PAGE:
New book: “Self-tracking: Empirical and Philosophical Investigations”

October 2017



This new book provides an empirical and philosophical investigation of self-tracking practices. In
recent years, there has been an explosion of apps and devices that enable the data capturing
and monitoring of everyday activities, behaviours and habits. Encouraged by movements such
as the Quantified Self, a growing number of people are embracing this culture of quantification
and tracking in the spirit of improving their health and wellbeing. The aim of this book is to
enhance understanding of this fast-growing trend, bringing together scholars who are working
at the forefront of the critical study of self-tracking practices. Each chapter provides a different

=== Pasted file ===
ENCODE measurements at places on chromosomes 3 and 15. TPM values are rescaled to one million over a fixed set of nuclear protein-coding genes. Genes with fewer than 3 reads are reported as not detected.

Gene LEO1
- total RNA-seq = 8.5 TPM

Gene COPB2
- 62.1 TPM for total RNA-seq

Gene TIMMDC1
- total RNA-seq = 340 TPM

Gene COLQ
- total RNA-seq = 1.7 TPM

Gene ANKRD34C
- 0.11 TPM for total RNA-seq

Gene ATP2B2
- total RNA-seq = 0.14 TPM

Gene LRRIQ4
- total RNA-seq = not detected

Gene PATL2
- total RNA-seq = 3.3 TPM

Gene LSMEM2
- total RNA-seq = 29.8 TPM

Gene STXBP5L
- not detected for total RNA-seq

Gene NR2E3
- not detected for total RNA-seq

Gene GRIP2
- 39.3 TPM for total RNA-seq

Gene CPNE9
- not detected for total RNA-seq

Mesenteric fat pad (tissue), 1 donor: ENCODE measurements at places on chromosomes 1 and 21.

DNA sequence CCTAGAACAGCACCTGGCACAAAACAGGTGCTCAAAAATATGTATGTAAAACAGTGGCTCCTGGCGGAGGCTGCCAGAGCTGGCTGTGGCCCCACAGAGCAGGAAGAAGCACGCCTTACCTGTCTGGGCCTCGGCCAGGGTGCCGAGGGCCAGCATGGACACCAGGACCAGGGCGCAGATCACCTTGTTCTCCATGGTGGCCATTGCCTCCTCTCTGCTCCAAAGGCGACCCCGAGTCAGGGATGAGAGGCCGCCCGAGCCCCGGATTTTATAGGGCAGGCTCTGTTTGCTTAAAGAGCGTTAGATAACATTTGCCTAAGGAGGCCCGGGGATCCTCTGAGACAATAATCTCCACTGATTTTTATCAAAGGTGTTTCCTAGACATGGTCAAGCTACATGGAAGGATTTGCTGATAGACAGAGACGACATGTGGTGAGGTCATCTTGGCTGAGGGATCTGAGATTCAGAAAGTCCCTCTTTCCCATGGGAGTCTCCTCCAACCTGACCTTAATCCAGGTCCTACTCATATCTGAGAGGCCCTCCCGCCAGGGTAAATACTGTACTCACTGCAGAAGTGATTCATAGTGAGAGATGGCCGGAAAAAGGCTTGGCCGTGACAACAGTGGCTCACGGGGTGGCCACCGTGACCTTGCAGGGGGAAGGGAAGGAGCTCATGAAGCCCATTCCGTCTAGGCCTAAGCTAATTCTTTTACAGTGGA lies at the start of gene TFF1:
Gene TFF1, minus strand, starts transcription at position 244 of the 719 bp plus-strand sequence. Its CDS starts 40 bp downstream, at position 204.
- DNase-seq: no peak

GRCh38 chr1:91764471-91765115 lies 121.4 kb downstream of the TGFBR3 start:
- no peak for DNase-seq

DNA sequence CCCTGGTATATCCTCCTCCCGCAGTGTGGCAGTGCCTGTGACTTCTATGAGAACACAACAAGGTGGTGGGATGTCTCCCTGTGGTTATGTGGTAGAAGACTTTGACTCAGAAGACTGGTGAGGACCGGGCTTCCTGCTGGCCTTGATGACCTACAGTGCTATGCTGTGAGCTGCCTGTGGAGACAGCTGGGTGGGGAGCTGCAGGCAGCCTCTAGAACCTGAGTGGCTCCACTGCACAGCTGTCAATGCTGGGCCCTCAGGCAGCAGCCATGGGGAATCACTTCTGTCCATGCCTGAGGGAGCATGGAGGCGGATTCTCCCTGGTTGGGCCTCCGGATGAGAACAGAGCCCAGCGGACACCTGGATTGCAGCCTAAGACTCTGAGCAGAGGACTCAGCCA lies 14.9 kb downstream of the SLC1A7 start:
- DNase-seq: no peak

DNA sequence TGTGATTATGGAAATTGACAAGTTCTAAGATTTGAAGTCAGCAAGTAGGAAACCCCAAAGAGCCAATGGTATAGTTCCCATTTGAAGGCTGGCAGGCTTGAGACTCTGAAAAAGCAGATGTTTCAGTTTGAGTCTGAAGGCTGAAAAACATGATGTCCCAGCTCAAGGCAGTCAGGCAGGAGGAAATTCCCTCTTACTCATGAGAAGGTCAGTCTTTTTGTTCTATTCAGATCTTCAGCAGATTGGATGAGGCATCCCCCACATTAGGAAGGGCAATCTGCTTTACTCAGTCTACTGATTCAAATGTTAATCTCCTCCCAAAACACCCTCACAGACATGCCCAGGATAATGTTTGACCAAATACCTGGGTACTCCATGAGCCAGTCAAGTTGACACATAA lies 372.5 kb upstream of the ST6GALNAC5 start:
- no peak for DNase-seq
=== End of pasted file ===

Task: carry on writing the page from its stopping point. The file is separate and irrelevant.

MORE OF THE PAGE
conceptual lens through which one can examine these practices, while grounding the
discussion in relevant empirical examples. From phenomenology to discourse analysis, from
questions of identity, privacy and agency to issues of surveillance and tracking at the
workplace, this edited collection takes on a wide, and yet focused, approach to the timely topic
of self-tracking. It constitutes a useful companion for scholars, students and everyday users
interested in the Quantified Self phenomenon.

Read more about the book here: